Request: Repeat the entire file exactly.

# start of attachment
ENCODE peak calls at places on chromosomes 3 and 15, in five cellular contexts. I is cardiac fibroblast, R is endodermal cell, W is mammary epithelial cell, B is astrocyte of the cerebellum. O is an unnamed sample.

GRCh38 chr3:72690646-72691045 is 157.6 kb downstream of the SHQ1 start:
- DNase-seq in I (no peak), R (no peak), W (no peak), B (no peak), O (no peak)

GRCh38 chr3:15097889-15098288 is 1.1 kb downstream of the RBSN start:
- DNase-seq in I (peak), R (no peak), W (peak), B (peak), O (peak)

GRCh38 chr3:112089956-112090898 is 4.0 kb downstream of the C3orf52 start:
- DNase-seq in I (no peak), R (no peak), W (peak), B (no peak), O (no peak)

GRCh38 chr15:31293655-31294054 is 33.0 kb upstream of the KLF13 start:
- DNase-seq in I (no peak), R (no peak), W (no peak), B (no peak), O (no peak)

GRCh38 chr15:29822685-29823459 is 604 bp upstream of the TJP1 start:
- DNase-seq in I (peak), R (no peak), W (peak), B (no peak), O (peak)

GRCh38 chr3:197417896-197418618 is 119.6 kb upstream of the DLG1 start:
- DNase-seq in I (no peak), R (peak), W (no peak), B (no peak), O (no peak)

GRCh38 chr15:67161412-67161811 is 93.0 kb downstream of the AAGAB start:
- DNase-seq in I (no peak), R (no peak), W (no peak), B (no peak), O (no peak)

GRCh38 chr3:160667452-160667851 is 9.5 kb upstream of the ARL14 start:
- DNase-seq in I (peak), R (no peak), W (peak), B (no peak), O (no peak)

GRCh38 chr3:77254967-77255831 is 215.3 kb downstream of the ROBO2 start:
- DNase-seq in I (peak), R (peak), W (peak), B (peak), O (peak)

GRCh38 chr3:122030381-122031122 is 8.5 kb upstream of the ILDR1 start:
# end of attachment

ENCODE peak calls at places on chromosomes 3 and 15, in five cellular contexts. I is cardiac fibroblast, R is endodermal cell, W is mammary epithelial cell, B is astrocyte of the cerebellum. O is an unnamed sample.

GRCh38 chr3:72690646-72691045 is 157.6 kb downstream of the SHQ1 start:
- DNase-seq in I (no peak), R (no peak), W (no peak), B (no peak), O (no peak)

GRCh38 chr3:15097889-15098288 is 1.1 kb downstream of the RBSN start:
- DNase-seq in I (peak), R (no peak), W (peak), B (peak), O (peak)

GRCh38 chr3:112089956-112090898 is 4.0 kb downstream of the C3orf52 start:
- DNase-seq in I (no peak), R (no peak), W (peak), B (no peak), O (no peak)

GRCh38 chr15:31293655-31294054 is 33.0 kb upstream of the KLF13 start:
- DNase-seq in I (no peak), R (no peak), W (no peak), B (no peak), O (no peak)

GRCh38 chr15:29822685-29823459 is 604 bp upstream of the TJP1 start:
- DNase-seq in I (peak), R (no peak), W (peak), B (no peak), O (peak)

GRCh38 chr3:197417896-197418618 is 119.6 kb upstream of the DLG1 start:
- DNase-seq in I (no peak), R (peak), W (no peak), B (no peak), O (no peak)

GRCh38 chr15:67161412-67161811 is 93.0 kb downstream of the AAGAB start:
- DNase-seq in I (no peak), R (no peak), W (no peak), B (no peak), O (no peak)

GRCh38 chr3:160667452-160667851 is 9.5 kb upstream of the ARL14 start:
- DNase-seq in I (peak), R (no peak), W (peak), B (no peak), O (no peak)

GRCh38 chr3:77254967-77255831 is 215.3 kb downstream of the ROBO2 start:
- DNase-seq in I (peak), R (peak), W (peak), B (peak), O (peak)

GRCh38 chr3:122030381-122031122 is 8.5 kb upstream of the ILDR1 start: